Implemented projects Transparency of justice Observance of public trial principle

Observance of public trial principle

November 2004

The number of monitored trials - 100 , of which, 96 – public trials and 4 – closed trials.
Of all public trials, 91 were held in the judge’s office and 5 in the court.
All (4) closed trials were held in the judge’s office.

Of all the trials declared public (96), the principle of public trial was applied in 92 cases.

The alleged reasons, for which the public trial was not possible, even if the trial was declared public, were:

  • lack of space
  • The judge: "Do you really need that?! Look, there are not enough chairs..."
  • After numerous questions about the person, the occupation of the person who wants to attend the public trial, as well as about the intentions of the person, the clerk of the court: "The judge is already busy enough!"
  • The judge: "I am not the only judge, and I am not the only judge to have trials!"

Of the total number of the trials declared public, when the public trial principle was observed (92), unconditional admission of people occurred in 64 cases.

Judges’ comments in relation to people’s requests to attend the trial:

  • "You’re the boss!"
  • "It is the first time someone wants to attend a trial with no particular reason!"
  • "As you know, the Constitution of the Republic of Moldova provides for public trials, and you don’t need to ask for permission!"

Other comments:

  • The judge showed discontent during the trial because of the presence of persons other the participants to the trial
    Of the total number of the trials declared public, when the public trial principle was applied, in 28 cases the admission of the public was conditioned by the following questions/requests of the judge:
  • "Who are you?"
  • "Who are you? What is your occupation and why do you need that?"
  • "What is your occupation?"
  • "Who are you? Why do you need that? Yes, you can attend, the trial is public!"
  • "Who are you? We are almost done! Well, if you want...!"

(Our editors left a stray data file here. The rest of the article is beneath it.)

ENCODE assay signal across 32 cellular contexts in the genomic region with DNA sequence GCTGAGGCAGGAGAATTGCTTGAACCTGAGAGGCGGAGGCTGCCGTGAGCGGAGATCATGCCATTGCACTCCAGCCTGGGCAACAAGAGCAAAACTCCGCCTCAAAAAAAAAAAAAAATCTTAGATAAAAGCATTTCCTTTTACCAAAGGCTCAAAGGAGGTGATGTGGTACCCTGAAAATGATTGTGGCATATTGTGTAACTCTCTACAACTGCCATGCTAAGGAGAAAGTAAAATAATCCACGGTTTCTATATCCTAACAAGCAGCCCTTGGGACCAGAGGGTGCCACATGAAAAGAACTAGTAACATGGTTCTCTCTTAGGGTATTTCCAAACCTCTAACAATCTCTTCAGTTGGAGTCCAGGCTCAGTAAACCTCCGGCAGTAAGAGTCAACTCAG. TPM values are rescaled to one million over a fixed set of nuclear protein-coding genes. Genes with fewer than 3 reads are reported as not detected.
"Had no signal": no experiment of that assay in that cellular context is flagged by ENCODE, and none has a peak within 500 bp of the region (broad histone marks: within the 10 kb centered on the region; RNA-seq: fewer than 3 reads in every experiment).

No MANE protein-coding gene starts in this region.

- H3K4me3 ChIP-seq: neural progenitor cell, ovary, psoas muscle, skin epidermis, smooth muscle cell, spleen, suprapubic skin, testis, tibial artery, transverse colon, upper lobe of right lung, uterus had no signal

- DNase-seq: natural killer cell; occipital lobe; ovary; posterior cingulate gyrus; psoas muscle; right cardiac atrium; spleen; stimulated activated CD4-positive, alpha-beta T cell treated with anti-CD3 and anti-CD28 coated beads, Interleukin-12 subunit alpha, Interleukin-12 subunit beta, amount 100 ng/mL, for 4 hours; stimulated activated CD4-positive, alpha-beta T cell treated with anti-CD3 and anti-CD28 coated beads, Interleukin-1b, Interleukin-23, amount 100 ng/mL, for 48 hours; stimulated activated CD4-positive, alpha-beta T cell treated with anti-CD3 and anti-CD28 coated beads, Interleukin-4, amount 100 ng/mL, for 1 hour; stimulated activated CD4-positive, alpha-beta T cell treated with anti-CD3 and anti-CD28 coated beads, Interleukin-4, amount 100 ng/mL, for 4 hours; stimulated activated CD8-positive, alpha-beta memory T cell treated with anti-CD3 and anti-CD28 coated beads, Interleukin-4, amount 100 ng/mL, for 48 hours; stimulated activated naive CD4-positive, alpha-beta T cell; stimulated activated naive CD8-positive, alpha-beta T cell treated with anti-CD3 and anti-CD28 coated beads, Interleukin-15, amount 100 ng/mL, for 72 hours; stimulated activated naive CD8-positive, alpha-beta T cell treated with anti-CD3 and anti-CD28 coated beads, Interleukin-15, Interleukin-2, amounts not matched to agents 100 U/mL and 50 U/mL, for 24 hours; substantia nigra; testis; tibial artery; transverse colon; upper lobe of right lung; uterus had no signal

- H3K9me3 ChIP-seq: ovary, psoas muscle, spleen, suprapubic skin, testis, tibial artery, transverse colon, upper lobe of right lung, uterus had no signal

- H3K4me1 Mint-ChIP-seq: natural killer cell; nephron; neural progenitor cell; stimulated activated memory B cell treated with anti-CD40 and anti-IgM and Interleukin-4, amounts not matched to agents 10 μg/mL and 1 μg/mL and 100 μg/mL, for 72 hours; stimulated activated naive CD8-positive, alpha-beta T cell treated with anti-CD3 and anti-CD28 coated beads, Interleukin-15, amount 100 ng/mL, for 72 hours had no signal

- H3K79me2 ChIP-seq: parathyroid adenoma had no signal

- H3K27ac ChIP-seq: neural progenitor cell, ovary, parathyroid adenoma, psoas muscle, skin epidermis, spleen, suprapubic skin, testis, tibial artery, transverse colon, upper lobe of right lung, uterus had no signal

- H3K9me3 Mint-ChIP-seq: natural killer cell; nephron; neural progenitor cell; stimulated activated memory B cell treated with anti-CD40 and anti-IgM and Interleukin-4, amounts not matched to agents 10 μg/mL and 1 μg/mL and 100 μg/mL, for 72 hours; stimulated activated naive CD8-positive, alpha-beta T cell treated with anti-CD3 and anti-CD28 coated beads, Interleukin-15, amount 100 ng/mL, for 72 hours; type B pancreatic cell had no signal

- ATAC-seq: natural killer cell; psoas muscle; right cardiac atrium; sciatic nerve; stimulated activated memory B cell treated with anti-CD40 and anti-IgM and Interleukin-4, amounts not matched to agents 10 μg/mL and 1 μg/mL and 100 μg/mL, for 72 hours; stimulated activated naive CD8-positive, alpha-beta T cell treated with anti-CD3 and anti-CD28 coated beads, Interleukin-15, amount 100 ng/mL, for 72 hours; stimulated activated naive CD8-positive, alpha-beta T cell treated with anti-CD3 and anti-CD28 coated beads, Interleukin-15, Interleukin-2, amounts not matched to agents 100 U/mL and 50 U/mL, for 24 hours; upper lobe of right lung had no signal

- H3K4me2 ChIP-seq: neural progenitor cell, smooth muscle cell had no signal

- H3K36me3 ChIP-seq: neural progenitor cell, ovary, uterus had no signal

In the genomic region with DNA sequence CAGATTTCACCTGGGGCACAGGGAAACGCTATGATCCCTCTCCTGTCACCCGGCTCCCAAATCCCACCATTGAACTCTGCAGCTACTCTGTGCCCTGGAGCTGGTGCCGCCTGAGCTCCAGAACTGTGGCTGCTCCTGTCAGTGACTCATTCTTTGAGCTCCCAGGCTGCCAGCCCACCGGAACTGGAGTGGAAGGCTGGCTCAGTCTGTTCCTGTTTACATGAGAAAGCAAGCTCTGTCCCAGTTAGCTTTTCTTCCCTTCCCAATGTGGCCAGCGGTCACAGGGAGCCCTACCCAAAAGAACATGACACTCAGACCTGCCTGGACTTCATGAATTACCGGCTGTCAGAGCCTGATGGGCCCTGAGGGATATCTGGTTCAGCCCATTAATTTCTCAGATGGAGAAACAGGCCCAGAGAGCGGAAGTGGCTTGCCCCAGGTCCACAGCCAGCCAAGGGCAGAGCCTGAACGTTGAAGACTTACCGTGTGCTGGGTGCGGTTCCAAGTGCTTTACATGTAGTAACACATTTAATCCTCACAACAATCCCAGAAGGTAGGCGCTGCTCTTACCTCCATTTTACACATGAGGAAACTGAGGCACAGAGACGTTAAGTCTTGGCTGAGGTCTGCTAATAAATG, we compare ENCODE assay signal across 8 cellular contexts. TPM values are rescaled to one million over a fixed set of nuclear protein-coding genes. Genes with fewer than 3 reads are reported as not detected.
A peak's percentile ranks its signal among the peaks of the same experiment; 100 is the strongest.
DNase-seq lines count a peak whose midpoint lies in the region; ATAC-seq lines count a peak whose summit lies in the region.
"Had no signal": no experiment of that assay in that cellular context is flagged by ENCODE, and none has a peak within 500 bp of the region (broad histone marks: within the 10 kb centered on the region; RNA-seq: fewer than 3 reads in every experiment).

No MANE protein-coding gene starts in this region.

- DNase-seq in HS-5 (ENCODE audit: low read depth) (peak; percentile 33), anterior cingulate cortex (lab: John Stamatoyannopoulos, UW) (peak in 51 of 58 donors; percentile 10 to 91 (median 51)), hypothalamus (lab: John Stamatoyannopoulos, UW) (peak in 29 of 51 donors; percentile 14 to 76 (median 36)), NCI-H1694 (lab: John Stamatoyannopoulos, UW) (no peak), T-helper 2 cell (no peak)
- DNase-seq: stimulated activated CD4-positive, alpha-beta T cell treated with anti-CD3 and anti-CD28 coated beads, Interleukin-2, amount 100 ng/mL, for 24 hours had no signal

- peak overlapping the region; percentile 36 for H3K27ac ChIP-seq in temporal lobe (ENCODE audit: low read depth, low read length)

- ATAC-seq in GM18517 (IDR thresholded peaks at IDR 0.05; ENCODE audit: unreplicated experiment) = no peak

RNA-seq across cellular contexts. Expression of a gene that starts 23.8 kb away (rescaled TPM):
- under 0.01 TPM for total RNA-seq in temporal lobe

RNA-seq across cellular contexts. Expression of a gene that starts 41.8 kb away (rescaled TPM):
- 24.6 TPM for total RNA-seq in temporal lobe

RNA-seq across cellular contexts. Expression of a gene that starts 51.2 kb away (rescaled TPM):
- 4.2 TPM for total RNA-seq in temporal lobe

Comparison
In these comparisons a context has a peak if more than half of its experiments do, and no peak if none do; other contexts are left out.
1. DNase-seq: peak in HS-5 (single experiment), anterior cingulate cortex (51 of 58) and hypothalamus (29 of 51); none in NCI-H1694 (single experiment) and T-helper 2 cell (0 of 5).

• "Are you a journalist? I would rather not see myself in a mangy paper..."
  • "Who are you? Are you from the press? Or something else?"
  • "Who are you and why do you want to attend?"
  • "Show your identification card, please! "
  • "Why are you here? Who sent you?"
  • "Why do you want to participate in the trial?"
  • "Why do you need to stay here? I have a penal trial, but there are a lot of civil trials! Let’s see if I get a room...!"
  • "Did you attend other trials?"
  • "Do you know any of the parties?"

Other findings:

  • Frequently, because of the insufficient number of chairs, the persons who want to attend the trial, as well as the participants in the trial, must be standing.

Of the total number of trials declared closed (4), the motivated decision was adopted in 2 cases, at the time of declaring the trial closed. Reasons invoked in the decision were:

  • Non-disclosure of confidential information (related to the execution of the contract of legal services)
  • Respect for the privacy of the parties involved in the trial (revocation of parental rights)

In 2 cases, where there was no motivated decision when the trial was declared closed, the judge refused to provide a reason for declaring the trial closed.

  • The actions undertaken by the judge in order to prohibit the participation of the public in the trial, when no motivated decision, were the following:
  • the request to produce the identity card, the badge etc.;
  • the request to provide information about the goal and the reasons a person wants to attend the trial;
  • the formal prohibition to participate in the trial.

December 2004

The number of monitored trials - 116, of which, 110 – public trials and 6 – closed trials.
From the total number (110) of public trials, 81 were held in the judge’s office and 29 in the court.
From the total number (6) of the closed trials, 3 were held in the judge’s office and 3 in the court.

Of the total number of trials declared public (110), the public trial principle was applied in 95 cases.

Reasons invoked to justify the impossibility to apply the public trial principle, even if the trial was declared public were as follows:

  • The judge: "I don’t know! It is too crowded already!"
  • The lack of space in the judge’s office. The judge: "You can’t sit like an orphan in the corner!"
  • The judge: "Don’t be upset, but you must understand the situation of Mr ... (the name of the complainant), so for you the trial is closed!"
  • The judge: "I can’t allow you to attend, it is a divorce trial and I don’t think the parties are going to like that! " When we asked the parties whether they don’t want someone to attend, the parties expressed their agreement. When we asked whether the trial was public, the judge said: "Yes, but go to another judge!"
  • The judge: "I think you’re chasing us, aren’t you?"
  • When we asked whether the trial was public, the judge: "It is public. No, you can’t attend. How can I allow you, I don’t know you! When I will have a prescription from the president of the court...!"